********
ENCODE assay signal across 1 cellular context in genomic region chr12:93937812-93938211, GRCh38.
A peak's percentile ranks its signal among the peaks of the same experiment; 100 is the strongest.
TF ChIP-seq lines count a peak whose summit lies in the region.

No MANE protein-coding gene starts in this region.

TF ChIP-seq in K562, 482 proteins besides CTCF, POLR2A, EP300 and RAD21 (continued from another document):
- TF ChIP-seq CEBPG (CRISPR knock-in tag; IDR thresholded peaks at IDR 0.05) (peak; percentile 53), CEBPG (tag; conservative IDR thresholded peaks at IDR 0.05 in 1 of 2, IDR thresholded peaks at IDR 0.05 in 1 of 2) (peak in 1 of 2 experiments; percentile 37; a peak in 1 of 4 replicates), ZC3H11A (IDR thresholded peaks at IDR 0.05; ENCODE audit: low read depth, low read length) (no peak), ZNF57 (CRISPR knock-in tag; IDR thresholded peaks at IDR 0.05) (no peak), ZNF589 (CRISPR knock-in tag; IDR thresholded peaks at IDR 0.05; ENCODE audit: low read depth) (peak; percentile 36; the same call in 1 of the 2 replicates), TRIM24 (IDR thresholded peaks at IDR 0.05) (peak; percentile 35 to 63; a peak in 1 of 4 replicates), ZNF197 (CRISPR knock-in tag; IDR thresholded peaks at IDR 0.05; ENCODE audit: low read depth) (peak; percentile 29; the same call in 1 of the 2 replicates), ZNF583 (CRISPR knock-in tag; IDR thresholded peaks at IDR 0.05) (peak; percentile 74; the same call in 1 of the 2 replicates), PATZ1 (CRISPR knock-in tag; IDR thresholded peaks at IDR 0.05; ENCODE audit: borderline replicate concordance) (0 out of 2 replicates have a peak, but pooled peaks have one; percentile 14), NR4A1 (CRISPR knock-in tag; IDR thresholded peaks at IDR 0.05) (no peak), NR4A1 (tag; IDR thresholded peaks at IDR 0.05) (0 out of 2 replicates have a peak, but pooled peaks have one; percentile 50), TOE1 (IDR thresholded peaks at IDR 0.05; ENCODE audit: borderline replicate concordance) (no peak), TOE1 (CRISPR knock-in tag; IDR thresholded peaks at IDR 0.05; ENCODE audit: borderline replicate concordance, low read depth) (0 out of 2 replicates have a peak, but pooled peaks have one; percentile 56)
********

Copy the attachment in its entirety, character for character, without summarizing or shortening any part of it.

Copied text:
ENCODE assay signal across 1 cellular context in genomic region chr12:93937812-93938211, GRCh38.
A peak's percentile ranks its signal among the peaks of the same experiment; 100 is the strongest.
TF ChIP-seq lines count a peak whose summit lies in the region.

No MANE protein-coding gene starts in this region.

TF ChIP-seq in K562, 482 proteins besides CTCF, POLR2A, EP300 and RAD21 (continued from another document):
- TF ChIP-seq CEBPG (CRISPR knock-in tag; IDR thresholded peaks at IDR 0.05) (peak; percentile 53), CEBPG (tag; conservative IDR thresholded peaks at IDR 0.05 in 1 of 2, IDR thresholded peaks at IDR 0.05 in 1 of 2) (peak in 1 of 2 experiments; percentile 37; a peak in 1 of 4 replicates), ZC3H11A (IDR thresholded peaks at IDR 0.05; ENCODE audit: low read depth, low read length) (no peak), ZNF57 (CRISPR knock-in tag; IDR thresholded peaks at IDR 0.05) (no peak), ZNF589 (CRISPR knock-in tag; IDR thresholded peaks at IDR 0.05; ENCODE audit: low read depth) (peak; percentile 36; the same call in 1 of the 2 replicates), TRIM24 (IDR thresholded peaks at IDR 0.05) (peak; percentile 35 to 63; a peak in 1 of 4 replicates), ZNF197 (CRISPR knock-in tag; IDR thresholded peaks at IDR 0.05; ENCODE audit: low read depth) (peak; percentile 29; the same call in 1 of the 2 replicates), ZNF583 (CRISPR knock-in tag; IDR thresholded peaks at IDR 0.05) (peak; percentile 74; the same call in 1 of the 2 replicates), PATZ1 (CRISPR knock-in tag; IDR thresholded peaks at IDR 0.05; ENCODE audit: borderline replicate concordance) (0 out of 2 replicates have a peak, but pooled peaks have one; percentile 14), NR4A1 (CRISPR knock-in tag; IDR thresholded peaks at IDR 0.05) (no peak), NR4A1 (tag; IDR thresholded peaks at IDR 0.05) (0 out of 2 replicates have a peak, but pooled peaks have one; percentile 50), TOE1 (IDR thresholded peaks at IDR 0.05; ENCODE audit: borderline replicate concordance) (no peak), TOE1 (CRISPR knock-in tag; IDR thresholded peaks at IDR 0.05; ENCODE audit: borderline replicate concordance, low read depth) (0 out of 2 replicates have a peak, but pooled peaks have one; percentile 56)